Imagine a world whereby butterflies make the world go round. Whereby butterflies are a means to escape…
This indeed is a reality for two brothers who deal butterflies to their addicted customers for a living. Set in a post apocalyptic East End, all Elliot and Darren have to do is host a party for their boss’ amusement, but will it all go to plan? To me, it felt as if this piece had literally been written yesterday. Although written in 2005, the parallel to the 2011 London riots was extremely haunting. As an audience member, you could feel an angst simmering from the underbelly of the society they were living in. Ciaran Owens’ quick-witted, sharp tongued Elliot plus Frank C. Keogh’s docile inarticulate Darren create the perfect double act making you root for their relationship to be strengthened by what is going on around them.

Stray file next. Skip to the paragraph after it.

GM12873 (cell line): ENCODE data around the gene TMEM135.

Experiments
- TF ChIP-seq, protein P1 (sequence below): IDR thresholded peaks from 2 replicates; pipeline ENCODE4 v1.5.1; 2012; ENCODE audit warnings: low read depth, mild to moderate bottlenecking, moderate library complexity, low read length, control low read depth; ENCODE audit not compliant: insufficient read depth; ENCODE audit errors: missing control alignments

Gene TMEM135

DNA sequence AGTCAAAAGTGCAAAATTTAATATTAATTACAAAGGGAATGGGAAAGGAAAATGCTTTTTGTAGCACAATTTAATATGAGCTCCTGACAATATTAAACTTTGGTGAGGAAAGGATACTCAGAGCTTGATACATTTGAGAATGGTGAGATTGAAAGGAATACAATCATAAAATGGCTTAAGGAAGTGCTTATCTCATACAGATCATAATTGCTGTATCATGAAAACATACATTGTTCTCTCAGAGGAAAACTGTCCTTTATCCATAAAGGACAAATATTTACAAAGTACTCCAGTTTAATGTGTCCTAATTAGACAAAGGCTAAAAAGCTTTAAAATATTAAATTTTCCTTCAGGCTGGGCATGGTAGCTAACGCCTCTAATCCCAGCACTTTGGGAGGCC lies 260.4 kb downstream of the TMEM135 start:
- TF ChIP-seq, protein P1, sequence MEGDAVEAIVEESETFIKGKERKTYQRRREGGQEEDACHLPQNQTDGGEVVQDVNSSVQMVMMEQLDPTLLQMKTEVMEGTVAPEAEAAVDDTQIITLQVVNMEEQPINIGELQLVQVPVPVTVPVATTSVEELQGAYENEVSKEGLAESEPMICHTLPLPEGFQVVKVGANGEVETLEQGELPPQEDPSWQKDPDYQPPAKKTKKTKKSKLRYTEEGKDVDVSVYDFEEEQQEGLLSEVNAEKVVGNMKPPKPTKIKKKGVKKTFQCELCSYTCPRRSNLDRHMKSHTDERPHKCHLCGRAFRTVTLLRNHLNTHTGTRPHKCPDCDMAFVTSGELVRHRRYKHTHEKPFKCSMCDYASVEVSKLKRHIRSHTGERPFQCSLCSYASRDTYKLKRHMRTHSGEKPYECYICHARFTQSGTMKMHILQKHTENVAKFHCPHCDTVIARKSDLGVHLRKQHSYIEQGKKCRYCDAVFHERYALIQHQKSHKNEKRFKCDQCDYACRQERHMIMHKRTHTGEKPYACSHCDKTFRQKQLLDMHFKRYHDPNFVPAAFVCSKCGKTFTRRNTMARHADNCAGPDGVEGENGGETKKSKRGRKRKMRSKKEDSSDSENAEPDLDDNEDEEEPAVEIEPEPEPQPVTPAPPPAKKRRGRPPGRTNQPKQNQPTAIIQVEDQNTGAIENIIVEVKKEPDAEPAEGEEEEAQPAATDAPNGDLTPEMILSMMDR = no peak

I have to say that at points, Mercury fur made for an uncomfortable watch, but when first performed in 2005 at the Theatre Royal Plymouth, it was said to be highly controversial in terms of the characters displayed. Philip Ridley’s writing is raw, gritty and packed full of poeticism which makes for a success. I was immediately immersed into this fast paced world, which is due to the strong performances given to each cast member as they really worked well together to bring their world alive. For that reason I give Mercury Fur a 4/5.
Written by Philip Ridley
Directed by Ned Bennett
Performed By Greenhouse Theatre Company